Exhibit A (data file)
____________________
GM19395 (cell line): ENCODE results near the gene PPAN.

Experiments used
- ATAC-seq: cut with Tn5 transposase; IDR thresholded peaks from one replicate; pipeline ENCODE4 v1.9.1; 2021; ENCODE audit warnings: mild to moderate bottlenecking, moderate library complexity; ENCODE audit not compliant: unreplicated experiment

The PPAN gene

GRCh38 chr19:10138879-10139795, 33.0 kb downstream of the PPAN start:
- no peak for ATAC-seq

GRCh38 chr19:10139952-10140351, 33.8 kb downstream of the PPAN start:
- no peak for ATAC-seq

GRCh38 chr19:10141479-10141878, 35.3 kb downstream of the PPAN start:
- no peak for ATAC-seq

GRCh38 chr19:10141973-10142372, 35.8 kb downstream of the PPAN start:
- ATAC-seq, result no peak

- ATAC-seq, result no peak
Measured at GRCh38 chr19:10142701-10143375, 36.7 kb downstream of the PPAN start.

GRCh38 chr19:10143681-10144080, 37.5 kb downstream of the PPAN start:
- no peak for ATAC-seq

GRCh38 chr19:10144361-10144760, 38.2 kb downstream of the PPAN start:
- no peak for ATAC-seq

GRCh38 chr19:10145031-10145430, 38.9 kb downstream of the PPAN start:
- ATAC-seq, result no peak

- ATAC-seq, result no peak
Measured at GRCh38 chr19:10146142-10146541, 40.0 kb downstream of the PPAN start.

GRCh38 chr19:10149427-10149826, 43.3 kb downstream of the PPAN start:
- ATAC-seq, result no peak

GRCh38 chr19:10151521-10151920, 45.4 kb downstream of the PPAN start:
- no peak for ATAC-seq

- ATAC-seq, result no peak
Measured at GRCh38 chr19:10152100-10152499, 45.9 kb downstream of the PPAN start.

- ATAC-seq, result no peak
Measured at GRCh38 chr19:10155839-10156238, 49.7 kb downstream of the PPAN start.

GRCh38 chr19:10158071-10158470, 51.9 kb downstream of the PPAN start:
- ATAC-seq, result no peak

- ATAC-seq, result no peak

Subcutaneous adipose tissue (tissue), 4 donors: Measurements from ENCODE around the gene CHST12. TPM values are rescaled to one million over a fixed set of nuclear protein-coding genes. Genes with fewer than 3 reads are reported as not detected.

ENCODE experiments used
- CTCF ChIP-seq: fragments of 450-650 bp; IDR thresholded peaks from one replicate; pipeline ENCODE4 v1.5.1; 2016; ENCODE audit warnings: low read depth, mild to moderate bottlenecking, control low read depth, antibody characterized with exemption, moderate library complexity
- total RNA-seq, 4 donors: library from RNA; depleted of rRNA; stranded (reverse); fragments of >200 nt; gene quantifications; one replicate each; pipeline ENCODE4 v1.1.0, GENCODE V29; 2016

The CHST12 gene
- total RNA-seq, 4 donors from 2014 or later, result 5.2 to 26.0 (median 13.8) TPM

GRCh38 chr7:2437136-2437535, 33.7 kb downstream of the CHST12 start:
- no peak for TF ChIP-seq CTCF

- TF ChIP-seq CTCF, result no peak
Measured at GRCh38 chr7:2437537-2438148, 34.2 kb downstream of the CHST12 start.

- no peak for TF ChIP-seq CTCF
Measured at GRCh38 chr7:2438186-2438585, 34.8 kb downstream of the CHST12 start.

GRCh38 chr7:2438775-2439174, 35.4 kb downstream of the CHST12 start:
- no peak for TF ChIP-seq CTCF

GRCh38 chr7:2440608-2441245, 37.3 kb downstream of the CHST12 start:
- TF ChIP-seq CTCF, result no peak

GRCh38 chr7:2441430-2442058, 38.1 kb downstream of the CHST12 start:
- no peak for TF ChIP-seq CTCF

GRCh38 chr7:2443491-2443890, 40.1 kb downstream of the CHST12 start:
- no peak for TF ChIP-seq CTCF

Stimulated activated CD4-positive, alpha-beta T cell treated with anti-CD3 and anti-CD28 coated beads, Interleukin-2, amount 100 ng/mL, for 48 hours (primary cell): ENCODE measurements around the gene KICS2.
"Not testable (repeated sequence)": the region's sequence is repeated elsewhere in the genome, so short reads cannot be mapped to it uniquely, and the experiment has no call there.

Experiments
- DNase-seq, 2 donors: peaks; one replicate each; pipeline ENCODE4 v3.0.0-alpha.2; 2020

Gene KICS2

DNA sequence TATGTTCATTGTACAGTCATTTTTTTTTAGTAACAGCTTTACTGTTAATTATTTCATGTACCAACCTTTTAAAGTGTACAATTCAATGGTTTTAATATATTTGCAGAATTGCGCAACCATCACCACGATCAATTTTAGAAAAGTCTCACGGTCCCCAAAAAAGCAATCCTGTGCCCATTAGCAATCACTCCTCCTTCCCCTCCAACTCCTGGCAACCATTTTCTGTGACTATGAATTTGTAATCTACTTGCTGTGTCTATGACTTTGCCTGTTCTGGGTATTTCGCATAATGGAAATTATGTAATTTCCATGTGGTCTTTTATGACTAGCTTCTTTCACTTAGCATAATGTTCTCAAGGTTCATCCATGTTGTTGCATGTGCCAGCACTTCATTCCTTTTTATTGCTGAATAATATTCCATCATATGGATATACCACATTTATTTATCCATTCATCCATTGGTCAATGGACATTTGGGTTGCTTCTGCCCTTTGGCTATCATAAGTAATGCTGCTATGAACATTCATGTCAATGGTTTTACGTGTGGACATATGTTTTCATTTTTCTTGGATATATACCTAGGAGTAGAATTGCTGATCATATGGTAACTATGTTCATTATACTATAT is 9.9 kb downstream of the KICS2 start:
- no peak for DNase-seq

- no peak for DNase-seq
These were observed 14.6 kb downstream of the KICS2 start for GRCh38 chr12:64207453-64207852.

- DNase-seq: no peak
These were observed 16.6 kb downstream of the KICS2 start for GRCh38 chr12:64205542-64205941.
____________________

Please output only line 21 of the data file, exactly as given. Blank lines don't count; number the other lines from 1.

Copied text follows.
- ATAC-seq, result no peak